Free verse, free podcasts, and donated books
The world of literature never rests. This busy week was filled with new podcast lectures, new author interviews, and a new translation of a very old publication. Stay tuned to find out what's new next week!
News, Reviews, and Interviews
The Wall Street Journal has an interview with Zheng Min, one of the poets of China's avant-garde "Nine Leaves" school.
Samar Yazbek wrote a moving personal account of the violence in Syria for The New York Times.
Mary Jo Bang's new translation of Dante's Inferno has a distinctly contemporary feel to it. She sat down to an interview with E. C. Belli about it.
Tour through Europe's darker side with some of its best crime novels, listed over at the San Diego City Beat.
Fiction Uncovered offers free podcasts about literature and literary issues that can be listened to and enjoyed at any time.
Mary Hawthorne writes on the value of translation, with insight from Lydia Davis, Arthur Goldhammer, and David Bellos, over at the Page Turner blog.
Sometimes the life of a literary translator isn't at all what it seems, as this blogger recounts in a recent post.
Words Without Borders has a new review of the new Dalkey Archive translation of 1983 Puterbaugh Fellow Carlos Fuentes's Vlad.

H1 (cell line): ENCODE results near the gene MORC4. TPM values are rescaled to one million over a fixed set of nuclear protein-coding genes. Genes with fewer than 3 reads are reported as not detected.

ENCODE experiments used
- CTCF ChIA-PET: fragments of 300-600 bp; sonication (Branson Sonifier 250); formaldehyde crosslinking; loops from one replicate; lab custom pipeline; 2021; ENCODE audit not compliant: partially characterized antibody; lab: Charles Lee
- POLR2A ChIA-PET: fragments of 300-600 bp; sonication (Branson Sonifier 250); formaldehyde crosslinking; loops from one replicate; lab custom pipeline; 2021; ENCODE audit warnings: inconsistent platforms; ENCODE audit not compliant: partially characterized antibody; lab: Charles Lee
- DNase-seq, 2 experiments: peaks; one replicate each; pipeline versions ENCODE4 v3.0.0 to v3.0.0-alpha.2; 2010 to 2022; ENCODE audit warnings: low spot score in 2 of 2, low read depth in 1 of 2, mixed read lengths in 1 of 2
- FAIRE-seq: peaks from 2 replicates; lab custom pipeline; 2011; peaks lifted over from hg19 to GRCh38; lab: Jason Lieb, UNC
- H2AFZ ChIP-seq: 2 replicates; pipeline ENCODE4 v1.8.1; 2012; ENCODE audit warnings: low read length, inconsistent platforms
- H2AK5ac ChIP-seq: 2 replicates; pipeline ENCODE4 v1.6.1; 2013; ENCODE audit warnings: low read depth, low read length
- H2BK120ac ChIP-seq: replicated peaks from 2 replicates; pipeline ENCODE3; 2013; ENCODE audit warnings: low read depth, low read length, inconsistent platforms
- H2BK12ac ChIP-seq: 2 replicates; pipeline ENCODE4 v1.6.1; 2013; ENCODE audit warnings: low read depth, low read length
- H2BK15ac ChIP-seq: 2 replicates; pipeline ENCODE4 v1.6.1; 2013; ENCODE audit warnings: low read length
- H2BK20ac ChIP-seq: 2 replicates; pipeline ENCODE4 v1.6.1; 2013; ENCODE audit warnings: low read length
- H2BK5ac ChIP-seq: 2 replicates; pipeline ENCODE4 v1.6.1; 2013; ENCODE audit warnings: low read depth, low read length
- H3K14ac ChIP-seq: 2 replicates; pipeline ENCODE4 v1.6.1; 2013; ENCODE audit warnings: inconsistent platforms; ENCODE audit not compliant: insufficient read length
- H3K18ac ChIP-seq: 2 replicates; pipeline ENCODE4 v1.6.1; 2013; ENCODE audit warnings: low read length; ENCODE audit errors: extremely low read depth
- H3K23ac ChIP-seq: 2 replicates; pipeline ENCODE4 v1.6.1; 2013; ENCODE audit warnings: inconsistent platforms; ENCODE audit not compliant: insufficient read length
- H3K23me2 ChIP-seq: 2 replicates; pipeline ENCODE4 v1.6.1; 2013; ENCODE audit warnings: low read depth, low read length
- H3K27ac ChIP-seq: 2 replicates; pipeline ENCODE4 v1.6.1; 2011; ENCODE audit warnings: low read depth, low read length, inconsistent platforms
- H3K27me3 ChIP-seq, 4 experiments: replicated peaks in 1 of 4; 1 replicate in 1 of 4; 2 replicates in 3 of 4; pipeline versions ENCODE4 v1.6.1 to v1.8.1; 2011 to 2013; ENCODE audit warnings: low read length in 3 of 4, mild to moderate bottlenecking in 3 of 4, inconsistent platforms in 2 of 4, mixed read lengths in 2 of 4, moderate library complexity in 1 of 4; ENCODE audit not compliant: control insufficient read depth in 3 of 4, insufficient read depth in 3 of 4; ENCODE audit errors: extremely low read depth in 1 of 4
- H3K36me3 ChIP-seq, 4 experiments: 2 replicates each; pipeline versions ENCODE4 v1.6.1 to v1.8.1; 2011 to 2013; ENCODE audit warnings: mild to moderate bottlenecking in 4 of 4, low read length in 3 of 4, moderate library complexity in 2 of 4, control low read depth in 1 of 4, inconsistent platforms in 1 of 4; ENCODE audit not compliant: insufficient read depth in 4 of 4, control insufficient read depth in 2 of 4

Lizz Murphy interviews Australian poet and Pushcart nominee Mark Tredinnick over at her blog. (Tredinnick's poem "Nursery of Fire" was featured in the July 2008 issue of WLT.)
For Your Calendar
Free Verse: The Poetry Book Fair will be held early in September in London. Over 50 publishers will be participating!
The National Poetry Competition is one of the largest and most prestigious poetry competitions in the world. The competition is now open to submissions, and closes at the end of October.
Europa Editions is back with their Goodreads book giveaways! This time they are giving away 15 copies of Richard Beard's Lazarus Is Dead.
Once Upon a Deadline in Translation is a writing marathon that began in 2005. This year, the marathon is taking place in two cities later this month.
Fun Finds and Inspiration
A book store based in San Franscisco, CA attempts to save customers' favorite science-fiction titles by transferring them to digital formats.
Slacktory has designed their own classic 8-bit-style covers of some of the most famous novels, including Nabokov's Lolita and J.R.R. Tolkein's The Two Towers.
Willis Barnstone shares the ABCs of translating poetry over at Poetry.org.
The Guardian compiled a list of the 100 best-selling books of all time in the U.K. Where do your favorites rank?
Every year seems to be the year of "the death of the book." Now you can chart the history of this phrase at The New York Times.
We recently discovered a new blog called the PIP, or the Project for Innovative Poetry, which features the works of poets from around the world.
There is literally a Tumblr for anything you could imagine, including this one that we stumbled upon, featuring pictures of famous writers with cats.
According to Rochelle Spencer over at Poets & Writers, "poetry in unexpected places is one of life’s little pleasures. It reminds us of why we’re here."
Book Riot is now hosting a "Dear Abby"-esque column for book lovers called "Dear Book Maven."
For every book that is purchased from Better World Books, a book is donated to a child in need.